American Advisers Play Key Role in Israeli Elections
Two months after the U.S. presidential elections, Democratic and Republican political consultants became winners and losers in another election — the Jan. 22 balloting in Israel.
Mark Mellman, a veteran consultant for many Democratic politicians, served as an adviser to Israeli candidate Yair Lapid and his Yesh Atid (There Is a Future) Party, which surprised observers by winning 19 seats in the Knesset to become Israel’s second-largest party.
Republican consultant Arthur Finkelstein, a consultant for Benjamin Netanyahu’s Likud Party, was not so fortunate. Likud was projected to capture 42 seats but won only 31.
All told, six American consultants assisted Israeli parties during the election cycle, according to the Jewish newspaper Forward. They included Stanley Greenberg, who helped the Labor Party win 15 seats, and David Eichenbaum, who worked for Kadima — which won just two seats.
“American consultants bring a fresh perspective” without the emotional involvement that can influence an Israeli adviser’s views, said Jim Gerstein, a Democratic pollster who has worked on Israeli campaigns.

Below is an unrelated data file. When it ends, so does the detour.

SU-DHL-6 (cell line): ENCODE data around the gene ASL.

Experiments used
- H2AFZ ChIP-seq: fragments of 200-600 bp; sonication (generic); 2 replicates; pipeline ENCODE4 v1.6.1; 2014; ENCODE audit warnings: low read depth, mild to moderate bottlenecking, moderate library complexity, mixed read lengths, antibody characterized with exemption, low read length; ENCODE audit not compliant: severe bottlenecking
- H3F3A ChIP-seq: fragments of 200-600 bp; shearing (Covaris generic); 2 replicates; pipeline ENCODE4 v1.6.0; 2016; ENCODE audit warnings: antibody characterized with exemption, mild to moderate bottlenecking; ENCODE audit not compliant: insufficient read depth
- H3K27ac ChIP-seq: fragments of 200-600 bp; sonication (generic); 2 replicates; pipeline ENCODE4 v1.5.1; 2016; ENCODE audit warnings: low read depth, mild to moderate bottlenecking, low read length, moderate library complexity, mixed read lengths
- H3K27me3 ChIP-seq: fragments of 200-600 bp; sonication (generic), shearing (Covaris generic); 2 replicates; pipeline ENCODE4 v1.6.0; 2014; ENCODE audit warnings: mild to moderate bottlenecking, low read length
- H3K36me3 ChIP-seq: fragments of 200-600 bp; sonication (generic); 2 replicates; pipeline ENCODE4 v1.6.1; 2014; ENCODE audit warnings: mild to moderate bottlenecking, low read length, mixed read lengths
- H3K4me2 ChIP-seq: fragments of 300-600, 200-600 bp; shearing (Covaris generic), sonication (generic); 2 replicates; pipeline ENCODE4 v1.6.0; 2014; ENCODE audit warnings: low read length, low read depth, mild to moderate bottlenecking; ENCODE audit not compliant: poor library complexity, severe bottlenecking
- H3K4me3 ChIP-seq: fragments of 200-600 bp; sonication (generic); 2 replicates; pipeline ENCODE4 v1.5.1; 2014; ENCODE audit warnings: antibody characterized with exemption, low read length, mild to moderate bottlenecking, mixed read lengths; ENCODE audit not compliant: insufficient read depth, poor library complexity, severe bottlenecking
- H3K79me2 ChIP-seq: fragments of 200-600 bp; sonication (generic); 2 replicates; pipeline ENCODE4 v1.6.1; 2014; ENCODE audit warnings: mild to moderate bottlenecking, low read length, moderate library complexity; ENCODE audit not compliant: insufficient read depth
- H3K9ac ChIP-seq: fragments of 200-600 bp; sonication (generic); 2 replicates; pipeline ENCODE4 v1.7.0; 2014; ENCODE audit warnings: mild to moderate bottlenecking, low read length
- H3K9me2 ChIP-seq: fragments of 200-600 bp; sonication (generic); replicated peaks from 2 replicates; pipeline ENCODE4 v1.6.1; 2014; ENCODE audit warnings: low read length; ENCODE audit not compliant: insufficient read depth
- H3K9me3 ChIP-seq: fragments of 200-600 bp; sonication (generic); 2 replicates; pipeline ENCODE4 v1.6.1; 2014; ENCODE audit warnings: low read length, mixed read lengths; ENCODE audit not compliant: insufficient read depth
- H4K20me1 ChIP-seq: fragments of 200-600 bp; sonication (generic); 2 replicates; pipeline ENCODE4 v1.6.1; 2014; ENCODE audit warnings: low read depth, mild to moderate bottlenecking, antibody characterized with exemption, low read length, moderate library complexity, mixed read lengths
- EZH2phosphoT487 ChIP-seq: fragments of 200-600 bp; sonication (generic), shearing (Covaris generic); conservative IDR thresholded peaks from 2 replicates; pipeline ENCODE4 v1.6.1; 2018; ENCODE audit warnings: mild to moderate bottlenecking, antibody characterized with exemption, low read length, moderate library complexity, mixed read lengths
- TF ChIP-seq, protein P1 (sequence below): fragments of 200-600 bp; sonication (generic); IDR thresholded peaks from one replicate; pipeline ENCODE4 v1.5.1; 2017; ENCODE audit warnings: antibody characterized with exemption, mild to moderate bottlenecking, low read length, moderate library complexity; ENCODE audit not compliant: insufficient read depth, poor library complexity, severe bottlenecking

They also have to deal with a political system in Israel that differs significantly from the American model. Israeli laws limit donations and funding depends on the government. Similarly, TV advertising time is allocated by the government, at no cost, based on a party’s size.
Mellman spent more than a month in Israel prior to the election. One Mellman tactic was to eschew spending on the billboard advertising traditionally popular in Israel and instead focus on an Internet outreach that attracted younger voters.
American political consultants first became active in Israeli campaigns in the mid-1990s, when Netanyahu recruited Finkelstein for his first run for office.
In 1999, Labor Party leader Ehud Barak enlisted several consultants who had worked for Bill Clinton, including James Carville.
After Barak’s victory, Carville quipped that the key to winning an election in Israel “came down to who got the all-important Jewish vote.”